David Kris Resigns from DOJ

The U.S. Department of Justice just announced that Assistant Attorney General David Kris just resigned, effective March 4.

“David Kris led the National Security Division (NSD) with great distinction through a period when the department confronted a number of threats to the nation’s security, and there is no doubt that his tireless work helped keep the American people safe,” said Attorney General Eric Holder. “I will miss his leadership.”

“I am grateful for my two years of service as Assistant Attorney General for National Security,” Kris said. “I started my legal career at the Department of Justice, and it has been a tremendous privilege to work with the department’s leadership and the dedicated professionals in the National Security Division.”

As Assistant Attorney General for National Security, Kris helped lead the department’s response to a number of serious threats to the nation, including the attempted bombing of Times Square, the al-Qaeda plot to bomb the New York subway system, the attempted detonation of a bomb onboard an airliner on Christmas Day 2009, and the arrest and prosecution of Mumbai plotter David Headley.

Under Kris’ leadership, the National Security Division also played a pivotal role in the investigation, arrest and swap of Russian illegal agents during the summer of 2010, and prosecuted a number of other significant espionage cases, including Kendall and Gwendolyn Myers, who were caught and prosecuted after decades of spying for the government of Cuba. The division also continued and expanded its enforcement in the areas of export control and counter-proliferation.

During Kris’ tenure, the National Security Division also strengthened its partnerships with the intelligence community and other national security elements, including the Department of Defense and the National Security Council, and advanced significantly in establishing the processes, policies, and procedures necessary to make NSD a highly effective and fully functioning division.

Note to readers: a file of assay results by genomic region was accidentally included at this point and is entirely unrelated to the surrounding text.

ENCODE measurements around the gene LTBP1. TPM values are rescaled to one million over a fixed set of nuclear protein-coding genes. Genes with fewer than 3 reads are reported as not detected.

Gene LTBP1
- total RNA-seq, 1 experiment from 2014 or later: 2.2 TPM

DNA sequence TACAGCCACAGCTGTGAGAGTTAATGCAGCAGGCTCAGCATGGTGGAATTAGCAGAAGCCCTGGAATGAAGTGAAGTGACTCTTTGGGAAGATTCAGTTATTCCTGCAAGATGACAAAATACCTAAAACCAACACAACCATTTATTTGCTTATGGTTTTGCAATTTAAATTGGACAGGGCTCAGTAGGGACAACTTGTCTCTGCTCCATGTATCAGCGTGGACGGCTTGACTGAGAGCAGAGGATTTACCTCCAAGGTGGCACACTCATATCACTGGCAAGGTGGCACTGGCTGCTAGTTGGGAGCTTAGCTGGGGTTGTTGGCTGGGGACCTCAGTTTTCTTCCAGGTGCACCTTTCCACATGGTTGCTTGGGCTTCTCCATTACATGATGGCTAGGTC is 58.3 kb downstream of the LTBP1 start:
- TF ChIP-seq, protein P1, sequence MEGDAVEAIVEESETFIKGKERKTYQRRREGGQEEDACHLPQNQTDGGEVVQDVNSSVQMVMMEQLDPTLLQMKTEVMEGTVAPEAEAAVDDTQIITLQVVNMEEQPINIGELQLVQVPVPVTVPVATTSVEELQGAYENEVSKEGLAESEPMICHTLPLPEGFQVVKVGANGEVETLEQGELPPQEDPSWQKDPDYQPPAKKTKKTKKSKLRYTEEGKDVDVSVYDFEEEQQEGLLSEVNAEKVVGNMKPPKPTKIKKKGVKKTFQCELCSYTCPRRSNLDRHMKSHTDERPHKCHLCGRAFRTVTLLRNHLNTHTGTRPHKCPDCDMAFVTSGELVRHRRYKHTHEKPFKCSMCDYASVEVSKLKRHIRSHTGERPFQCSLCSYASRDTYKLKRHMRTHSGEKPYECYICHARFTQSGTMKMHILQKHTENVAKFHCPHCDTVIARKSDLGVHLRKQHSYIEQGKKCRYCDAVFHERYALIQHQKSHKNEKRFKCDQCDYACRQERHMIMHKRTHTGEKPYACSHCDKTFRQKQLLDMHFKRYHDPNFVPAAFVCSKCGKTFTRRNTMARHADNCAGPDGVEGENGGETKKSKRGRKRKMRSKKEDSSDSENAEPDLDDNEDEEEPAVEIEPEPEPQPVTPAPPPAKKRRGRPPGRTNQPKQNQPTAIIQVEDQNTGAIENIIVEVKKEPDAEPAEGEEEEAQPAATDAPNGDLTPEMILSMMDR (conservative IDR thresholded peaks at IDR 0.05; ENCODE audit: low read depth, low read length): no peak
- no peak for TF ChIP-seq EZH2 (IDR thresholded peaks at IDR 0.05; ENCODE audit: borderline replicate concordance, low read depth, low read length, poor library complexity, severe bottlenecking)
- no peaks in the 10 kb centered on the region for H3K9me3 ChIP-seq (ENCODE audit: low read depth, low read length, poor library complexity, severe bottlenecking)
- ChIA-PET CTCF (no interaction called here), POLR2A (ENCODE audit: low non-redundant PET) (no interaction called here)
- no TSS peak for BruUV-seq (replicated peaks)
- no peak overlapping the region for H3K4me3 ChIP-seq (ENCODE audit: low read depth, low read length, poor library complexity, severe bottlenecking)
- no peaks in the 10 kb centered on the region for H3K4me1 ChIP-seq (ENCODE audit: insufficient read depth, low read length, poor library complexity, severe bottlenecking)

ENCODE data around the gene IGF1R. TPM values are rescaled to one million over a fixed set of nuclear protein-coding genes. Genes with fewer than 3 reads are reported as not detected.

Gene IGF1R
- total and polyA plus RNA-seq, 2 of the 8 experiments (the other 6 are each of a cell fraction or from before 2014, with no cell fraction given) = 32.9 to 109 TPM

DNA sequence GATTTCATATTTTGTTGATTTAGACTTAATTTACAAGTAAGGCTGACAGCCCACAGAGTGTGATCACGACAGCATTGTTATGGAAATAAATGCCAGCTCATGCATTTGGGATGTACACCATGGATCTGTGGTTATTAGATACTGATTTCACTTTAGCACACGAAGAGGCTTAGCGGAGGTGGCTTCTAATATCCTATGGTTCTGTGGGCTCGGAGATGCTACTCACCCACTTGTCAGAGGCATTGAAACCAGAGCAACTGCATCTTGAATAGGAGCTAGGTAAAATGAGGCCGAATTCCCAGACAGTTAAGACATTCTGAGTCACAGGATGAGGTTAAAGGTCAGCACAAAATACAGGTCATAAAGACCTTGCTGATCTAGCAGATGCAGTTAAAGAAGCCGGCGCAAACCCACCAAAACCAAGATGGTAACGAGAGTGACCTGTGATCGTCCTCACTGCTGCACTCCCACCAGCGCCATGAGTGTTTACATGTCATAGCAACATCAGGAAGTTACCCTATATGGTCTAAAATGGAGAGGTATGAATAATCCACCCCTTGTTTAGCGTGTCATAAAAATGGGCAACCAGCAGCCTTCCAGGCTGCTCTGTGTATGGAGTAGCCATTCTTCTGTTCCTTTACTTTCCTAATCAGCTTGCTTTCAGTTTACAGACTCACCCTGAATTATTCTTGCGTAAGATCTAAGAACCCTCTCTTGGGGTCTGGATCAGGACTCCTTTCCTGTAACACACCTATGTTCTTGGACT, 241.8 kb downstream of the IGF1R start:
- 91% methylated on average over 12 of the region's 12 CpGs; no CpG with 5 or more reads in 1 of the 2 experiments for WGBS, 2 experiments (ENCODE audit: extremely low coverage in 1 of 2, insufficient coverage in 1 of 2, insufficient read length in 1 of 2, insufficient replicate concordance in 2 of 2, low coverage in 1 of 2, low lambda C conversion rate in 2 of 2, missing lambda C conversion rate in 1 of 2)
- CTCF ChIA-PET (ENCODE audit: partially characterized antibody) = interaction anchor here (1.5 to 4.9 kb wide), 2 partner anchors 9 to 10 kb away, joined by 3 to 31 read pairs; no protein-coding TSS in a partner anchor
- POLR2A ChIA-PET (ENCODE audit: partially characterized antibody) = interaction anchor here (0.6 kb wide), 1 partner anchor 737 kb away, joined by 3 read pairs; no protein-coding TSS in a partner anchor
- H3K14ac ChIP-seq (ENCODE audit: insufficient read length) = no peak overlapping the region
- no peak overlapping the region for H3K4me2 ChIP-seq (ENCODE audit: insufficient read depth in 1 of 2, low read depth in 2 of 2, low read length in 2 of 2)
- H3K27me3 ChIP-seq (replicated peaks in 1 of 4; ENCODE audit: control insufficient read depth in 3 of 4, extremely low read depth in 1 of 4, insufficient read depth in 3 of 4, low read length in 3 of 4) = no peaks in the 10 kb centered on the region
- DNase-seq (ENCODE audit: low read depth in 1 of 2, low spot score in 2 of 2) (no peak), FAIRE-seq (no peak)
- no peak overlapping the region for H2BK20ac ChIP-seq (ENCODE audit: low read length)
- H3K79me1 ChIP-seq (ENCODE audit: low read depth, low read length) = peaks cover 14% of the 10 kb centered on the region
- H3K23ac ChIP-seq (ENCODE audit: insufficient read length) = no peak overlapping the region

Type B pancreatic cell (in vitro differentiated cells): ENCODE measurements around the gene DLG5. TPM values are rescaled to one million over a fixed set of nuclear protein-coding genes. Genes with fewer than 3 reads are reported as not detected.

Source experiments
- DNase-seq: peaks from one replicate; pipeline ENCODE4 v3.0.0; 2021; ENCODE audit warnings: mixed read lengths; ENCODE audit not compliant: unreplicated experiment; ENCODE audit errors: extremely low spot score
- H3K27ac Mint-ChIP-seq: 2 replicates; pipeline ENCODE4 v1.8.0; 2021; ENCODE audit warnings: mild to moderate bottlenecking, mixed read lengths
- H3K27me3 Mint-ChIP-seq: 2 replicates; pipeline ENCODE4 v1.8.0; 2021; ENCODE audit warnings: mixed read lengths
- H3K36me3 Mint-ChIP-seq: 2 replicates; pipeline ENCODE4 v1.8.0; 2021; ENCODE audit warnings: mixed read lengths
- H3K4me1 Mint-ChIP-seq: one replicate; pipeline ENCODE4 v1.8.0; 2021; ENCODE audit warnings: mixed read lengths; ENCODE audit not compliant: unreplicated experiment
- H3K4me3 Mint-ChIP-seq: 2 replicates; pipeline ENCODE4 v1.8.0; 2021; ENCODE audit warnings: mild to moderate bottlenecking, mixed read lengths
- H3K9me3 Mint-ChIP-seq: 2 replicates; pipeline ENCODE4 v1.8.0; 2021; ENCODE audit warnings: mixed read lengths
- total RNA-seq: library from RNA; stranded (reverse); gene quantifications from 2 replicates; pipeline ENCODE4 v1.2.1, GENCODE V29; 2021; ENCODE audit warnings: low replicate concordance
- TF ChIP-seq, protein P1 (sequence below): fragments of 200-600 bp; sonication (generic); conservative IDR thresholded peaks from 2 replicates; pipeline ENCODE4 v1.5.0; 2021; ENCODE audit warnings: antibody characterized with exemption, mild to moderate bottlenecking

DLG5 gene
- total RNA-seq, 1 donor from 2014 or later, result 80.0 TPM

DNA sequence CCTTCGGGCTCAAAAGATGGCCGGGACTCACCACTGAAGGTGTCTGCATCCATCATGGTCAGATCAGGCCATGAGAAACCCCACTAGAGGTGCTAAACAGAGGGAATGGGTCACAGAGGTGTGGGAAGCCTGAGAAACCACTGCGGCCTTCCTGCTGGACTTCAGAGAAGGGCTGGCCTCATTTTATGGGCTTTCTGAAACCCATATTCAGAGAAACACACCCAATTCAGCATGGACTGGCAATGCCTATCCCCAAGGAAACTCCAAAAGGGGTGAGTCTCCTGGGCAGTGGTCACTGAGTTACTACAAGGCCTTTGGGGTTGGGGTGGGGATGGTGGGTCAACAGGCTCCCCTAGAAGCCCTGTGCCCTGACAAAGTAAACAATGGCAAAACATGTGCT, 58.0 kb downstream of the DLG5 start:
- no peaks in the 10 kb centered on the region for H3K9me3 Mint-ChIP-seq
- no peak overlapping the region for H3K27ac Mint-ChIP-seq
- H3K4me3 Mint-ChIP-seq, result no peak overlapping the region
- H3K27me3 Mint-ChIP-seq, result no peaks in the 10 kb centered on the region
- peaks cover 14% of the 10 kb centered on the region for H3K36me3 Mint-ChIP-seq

No reason for his departure was given, though Kris did mention his two year tenure; that might explain the March departure, two years after he was confirmed.

DOJ didn’t list it among Kris’ accomplishments, but two other things he is noted for are:

  • Making it clear that the Bush Admin justification for illegal wiretapping — which Holder’s DOJ has never withdrawn — didn’t make any sense
  • Testifying that we probably couldn’t charge material support for terrorism in military commissions

That is, he was willing to admit, on occasion, when DOJ was pushing the limits of its legal authority. Which means he will be missed.

      • Cujo359 says:

        I’d never thought about DC in terms of metal forming before, but that’s a great metaphor. It seems to push even the strongest people into the same basic shape. And if they happen to not be ductile enough, they end up in the rejects bin.

        • mzchief says:

          More efficient than that … immediate component reuse unless it really is part of a waste stream. Then it’s turned to slag and metal filings (ceramics is a more 21st century paradigm than straight metallurgy IMHO).

  1. tammanytiger says:

    This administration has consolidated the Bush administration’s executive power grab, and is working to expand the national-security exception to the Bill of Rights.

    Elections have consequences, but not when Democrats win them.

    • tanbark says:

      “Elections have consequences, but not when democrats win them.”

      Not even when they win them BIG… :o(

      • Mary says: